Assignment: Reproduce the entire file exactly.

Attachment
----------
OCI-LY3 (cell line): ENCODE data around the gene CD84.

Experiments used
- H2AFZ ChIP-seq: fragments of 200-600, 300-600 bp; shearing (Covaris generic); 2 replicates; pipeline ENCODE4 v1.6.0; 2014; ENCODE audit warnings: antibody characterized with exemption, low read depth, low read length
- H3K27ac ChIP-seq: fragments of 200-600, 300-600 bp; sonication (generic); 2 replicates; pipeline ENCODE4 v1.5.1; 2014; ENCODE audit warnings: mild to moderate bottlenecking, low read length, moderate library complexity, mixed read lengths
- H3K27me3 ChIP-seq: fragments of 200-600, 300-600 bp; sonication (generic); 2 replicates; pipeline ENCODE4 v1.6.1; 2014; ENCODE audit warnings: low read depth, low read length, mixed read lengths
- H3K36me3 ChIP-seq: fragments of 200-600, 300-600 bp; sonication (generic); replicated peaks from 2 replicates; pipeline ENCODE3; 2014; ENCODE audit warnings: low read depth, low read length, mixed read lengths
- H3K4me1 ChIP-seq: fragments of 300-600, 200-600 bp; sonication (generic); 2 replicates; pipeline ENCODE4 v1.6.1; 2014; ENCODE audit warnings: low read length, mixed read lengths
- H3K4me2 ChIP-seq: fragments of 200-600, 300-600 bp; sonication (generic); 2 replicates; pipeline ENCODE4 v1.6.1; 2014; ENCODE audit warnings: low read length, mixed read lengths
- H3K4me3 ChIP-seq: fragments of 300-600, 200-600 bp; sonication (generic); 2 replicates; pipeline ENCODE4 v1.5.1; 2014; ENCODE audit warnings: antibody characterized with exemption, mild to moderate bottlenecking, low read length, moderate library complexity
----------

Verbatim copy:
OCI-LY3 (cell line): ENCODE data around the gene CD84.

Experiments used
- H2AFZ ChIP-seq: fragments of 200-600, 300-600 bp; shearing (Covaris generic); 2 replicates; pipeline ENCODE4 v1.6.0; 2014; ENCODE audit warnings: antibody characterized with exemption, low read depth, low read length
- H3K27ac ChIP-seq: fragments of 200-600, 300-600 bp; sonication (generic); 2 replicates; pipeline ENCODE4 v1.5.1; 2014; ENCODE audit warnings: mild to moderate bottlenecking, low read length, moderate library complexity, mixed read lengths
- H3K27me3 ChIP-seq: fragments of 200-600, 300-600 bp; sonication (generic); 2 replicates; pipeline ENCODE4 v1.6.1; 2014; ENCODE audit warnings: low read depth, low read length, mixed read lengths
- H3K36me3 ChIP-seq: fragments of 200-600, 300-600 bp; sonication (generic); replicated peaks from 2 replicates; pipeline ENCODE3; 2014; ENCODE audit warnings: low read depth, low read length, mixed read lengths
- H3K4me1 ChIP-seq: fragments of 300-600, 200-600 bp; sonication (generic); 2 replicates; pipeline ENCODE4 v1.6.1; 2014; ENCODE audit warnings: low read length, mixed read lengths
- H3K4me2 ChIP-seq: fragments of 200-600, 300-600 bp; sonication (generic); 2 replicates; pipeline ENCODE4 v1.6.1; 2014; ENCODE audit warnings: low read length, mixed read lengths
- H3K4me3 ChIP-seq: fragments of 300-600, 200-600 bp; sonication (generic); 2 replicates; pipeline ENCODE4 v1.5.1; 2014; ENCODE audit warnings: antibody characterized with exemption, mild to moderate bottlenecking, low read length, moderate library complexity